Take the pedestrian-only Rue de Grancey (from the southwest corner of the Place Denfert Rochereau) to the Rue Daguerre. This authentic Parisian market street has a small neighborhood feel to it, where everyone seems to know each other and prices haven’t been driven up by tacky souvenir shops…yet. Don’t miss the wooden toy shop, Les Cousins d’Alice at number 36 and Paris Accordéon at number 80, a shop and museum dedicated to the humble accordion (they give lessons, too).
Turn right on the Avenue de Maine to enter the Cimetière du Montparnasse from the corner of Rue Froidevaux (the main entrance is at 3 Boulevard Edgar Quinet). Opened in 1824, this cemetery can’t match Père-Lachaise in size or fame, but it certainly has its fair share of prestigious inhabitants, including Samuel Beckett, Simone de Beauvoir and Jean-Paul Sartre, Charles Garnier, Eugene Ionesco, Man Ray, Serge Gainsbourg, George Sand and Jean Seberg. Some of the more interesting sculptures include a polychrome cat by Nikki de Saint-Phalle and a birdman by Tinguely.
Exit the cemetery from the Allée Principale, turning left onto the Boulevard Edgar Quinet. There’s an open produce market in the central alley of the boulevard every Wednesday and Saturday morning (7am- 2:30pm) and an arts fair every Sunday (10am until sunset). There are still a few surviving vestiges of Montparnasse’s cabaret glory days down the narrow Rue de la Gaîté, although many of the old theatres have evolved into the neon peep shows like those found in Pigalle. Streets such as the Rue d’Odessa, Rue du Montparnasse, Rue Delambre and Rue du Maine are lined with authentic Breton crêperies left over from the days when the Gare Montparnasse was the main station for passengers arriving in Paris from the Brittany coast.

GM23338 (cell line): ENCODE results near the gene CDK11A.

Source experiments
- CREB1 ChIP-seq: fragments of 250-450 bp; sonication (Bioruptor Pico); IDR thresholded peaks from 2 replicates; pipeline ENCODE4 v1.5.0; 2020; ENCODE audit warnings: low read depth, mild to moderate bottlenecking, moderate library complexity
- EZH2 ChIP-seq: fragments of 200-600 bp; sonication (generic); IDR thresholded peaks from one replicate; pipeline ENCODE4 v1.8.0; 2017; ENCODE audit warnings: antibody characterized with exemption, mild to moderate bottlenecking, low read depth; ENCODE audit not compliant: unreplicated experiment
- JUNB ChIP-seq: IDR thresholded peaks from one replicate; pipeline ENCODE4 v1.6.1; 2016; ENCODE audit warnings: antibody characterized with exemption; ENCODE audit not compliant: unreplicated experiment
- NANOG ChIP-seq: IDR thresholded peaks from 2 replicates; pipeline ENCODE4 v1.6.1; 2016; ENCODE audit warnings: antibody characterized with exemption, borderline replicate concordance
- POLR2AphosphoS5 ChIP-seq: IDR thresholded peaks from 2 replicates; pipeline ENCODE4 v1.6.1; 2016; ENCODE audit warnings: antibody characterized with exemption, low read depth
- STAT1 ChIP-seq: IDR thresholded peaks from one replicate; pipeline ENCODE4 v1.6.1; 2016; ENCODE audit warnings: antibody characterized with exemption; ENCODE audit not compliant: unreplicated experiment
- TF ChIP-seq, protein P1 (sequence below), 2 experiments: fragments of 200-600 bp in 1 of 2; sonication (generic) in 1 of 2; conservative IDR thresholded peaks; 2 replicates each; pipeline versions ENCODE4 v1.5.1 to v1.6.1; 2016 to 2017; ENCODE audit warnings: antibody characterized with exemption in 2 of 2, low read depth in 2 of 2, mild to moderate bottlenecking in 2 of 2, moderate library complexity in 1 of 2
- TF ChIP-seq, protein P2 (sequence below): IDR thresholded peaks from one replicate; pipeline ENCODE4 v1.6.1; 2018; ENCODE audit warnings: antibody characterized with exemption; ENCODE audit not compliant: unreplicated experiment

7/9 Rue Francis de Pressensé
Ph. 01 45 40 07 50
Hours Depending on performance schedules
Metro: Pernety (13)
Jim Haynes Atelier A-2
83 Rue de la Tombe Issoire
Ph. 01 43 27 17 67
Hours Dinners held on Sunday at 8pm
Metro: Alésia (4)
Item Editions Art Gallery
51 Rue du Montparnasse
Ph. 01 43 35 35 35
Hours M-Thurs 9am-8pm, Fri 9am-4.45pm
Metro: Montparnasse – Bienvenüe (4,6,12,13)
Fondation Cartier pour l’art contemporain
261 Boulevard Raspail
Ph. 01 42 18 56 50
Hours Tues-Sun 11am-9pm (Tuesdays until 10pm)
Metro: Raspail (4, 6)
Marché aux Puces de la Porte de Vanves
Avenue Georges Lafenestre and Avenue Marc Sangnier
Hours Sat & Sun 7am-5pm
Metro: Porte de Vanves (13)
Cimetière de Montparnasse
3 Boulevard Edgar Quinet
Ph. 01 44 10 86 50
Hours 7/7 Mon-Fri 8am-6pm, Sat 8.30am-6pm, Sun 9am-6pm
Metro: Edgar Quinet (6)